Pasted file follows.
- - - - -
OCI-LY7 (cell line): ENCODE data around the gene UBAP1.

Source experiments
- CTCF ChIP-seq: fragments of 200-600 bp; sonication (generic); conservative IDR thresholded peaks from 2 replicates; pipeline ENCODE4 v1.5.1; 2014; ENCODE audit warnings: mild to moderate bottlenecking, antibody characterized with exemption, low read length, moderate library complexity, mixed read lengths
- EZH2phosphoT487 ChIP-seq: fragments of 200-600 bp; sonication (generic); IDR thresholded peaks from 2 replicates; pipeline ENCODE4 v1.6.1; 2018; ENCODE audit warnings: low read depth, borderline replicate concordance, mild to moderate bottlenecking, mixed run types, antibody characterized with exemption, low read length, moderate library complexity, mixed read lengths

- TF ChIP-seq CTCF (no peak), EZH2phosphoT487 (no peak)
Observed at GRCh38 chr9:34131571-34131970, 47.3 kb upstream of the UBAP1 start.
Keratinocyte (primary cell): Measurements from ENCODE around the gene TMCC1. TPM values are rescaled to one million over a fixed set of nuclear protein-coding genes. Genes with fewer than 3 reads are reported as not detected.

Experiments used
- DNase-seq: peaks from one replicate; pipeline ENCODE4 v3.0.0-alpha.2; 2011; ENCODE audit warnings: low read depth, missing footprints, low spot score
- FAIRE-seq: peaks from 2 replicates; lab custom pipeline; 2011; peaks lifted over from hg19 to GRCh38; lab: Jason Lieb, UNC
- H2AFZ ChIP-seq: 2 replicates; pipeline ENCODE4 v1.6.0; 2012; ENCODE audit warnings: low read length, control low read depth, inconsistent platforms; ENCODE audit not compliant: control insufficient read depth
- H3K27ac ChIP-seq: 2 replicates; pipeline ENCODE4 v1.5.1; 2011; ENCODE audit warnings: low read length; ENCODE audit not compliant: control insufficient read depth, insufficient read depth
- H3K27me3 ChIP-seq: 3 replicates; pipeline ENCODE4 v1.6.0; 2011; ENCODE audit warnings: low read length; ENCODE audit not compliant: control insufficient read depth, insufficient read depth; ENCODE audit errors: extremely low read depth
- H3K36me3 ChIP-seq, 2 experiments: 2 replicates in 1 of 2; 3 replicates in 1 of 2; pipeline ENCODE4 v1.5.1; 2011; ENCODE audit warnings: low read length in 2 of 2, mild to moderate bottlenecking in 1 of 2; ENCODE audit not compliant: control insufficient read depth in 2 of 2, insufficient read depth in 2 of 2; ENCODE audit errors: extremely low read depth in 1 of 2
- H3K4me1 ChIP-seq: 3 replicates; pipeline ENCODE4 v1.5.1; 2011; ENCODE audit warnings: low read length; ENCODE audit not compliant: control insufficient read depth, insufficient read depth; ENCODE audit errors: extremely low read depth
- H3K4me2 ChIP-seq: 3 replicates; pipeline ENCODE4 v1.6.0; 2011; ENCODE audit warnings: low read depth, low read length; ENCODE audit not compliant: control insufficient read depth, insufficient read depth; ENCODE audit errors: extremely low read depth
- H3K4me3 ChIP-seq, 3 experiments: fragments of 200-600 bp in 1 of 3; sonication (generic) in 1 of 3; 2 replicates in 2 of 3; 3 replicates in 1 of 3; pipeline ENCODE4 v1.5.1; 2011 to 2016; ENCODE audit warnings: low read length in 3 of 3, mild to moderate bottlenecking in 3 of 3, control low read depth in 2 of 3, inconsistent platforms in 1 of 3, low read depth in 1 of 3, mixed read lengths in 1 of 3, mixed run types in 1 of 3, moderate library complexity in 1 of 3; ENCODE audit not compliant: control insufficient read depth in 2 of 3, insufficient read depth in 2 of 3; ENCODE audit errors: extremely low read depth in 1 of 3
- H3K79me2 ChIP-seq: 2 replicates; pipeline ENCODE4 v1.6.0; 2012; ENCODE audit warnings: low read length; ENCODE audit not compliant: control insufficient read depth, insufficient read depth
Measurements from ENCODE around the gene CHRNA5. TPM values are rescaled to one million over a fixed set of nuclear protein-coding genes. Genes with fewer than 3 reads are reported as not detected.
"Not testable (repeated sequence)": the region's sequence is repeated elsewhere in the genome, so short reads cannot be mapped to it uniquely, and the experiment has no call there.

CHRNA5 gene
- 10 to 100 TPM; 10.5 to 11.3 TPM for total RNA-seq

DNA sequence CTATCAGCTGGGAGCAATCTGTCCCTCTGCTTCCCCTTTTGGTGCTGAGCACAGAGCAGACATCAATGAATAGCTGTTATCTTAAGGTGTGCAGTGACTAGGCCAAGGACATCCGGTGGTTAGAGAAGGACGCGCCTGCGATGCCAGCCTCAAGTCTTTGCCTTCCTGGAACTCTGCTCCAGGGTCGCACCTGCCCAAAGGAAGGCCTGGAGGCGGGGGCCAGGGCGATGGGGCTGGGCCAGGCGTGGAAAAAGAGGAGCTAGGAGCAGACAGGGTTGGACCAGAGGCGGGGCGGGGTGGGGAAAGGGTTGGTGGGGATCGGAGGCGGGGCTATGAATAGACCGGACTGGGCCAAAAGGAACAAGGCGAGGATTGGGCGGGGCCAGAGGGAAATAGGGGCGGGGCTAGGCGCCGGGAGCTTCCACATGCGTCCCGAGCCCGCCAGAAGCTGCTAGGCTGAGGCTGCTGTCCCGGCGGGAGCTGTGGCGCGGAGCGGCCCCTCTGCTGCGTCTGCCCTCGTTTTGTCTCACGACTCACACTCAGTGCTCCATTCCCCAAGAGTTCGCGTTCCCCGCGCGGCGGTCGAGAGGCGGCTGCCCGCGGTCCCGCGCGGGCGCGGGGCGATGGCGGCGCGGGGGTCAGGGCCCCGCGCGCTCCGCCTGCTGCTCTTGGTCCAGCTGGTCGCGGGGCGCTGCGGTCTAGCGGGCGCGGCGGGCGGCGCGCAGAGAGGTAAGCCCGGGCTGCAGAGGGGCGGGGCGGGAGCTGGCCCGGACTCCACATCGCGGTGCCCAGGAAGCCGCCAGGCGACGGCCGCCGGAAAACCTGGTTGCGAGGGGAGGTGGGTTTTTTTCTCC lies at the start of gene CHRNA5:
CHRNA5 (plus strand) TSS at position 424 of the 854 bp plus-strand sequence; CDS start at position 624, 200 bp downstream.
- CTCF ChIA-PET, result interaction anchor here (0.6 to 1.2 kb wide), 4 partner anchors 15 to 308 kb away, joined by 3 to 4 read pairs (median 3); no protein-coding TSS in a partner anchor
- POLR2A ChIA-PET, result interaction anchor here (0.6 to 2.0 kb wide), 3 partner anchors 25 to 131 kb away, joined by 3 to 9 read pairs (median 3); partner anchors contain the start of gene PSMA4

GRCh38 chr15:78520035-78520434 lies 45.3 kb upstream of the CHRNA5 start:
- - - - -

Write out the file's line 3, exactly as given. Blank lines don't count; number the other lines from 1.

- CTCF ChIP-seq: fragments of 200-600 bp; sonication (generic); conservative IDR thresholded peaks from 2 replicates; pipeline ENCODE4 v1.5.1; 2014; ENCODE audit warnings: mild to moderate bottlenecking, antibody characterized with exemption, low read length, moderate library complexity, mixed read lengths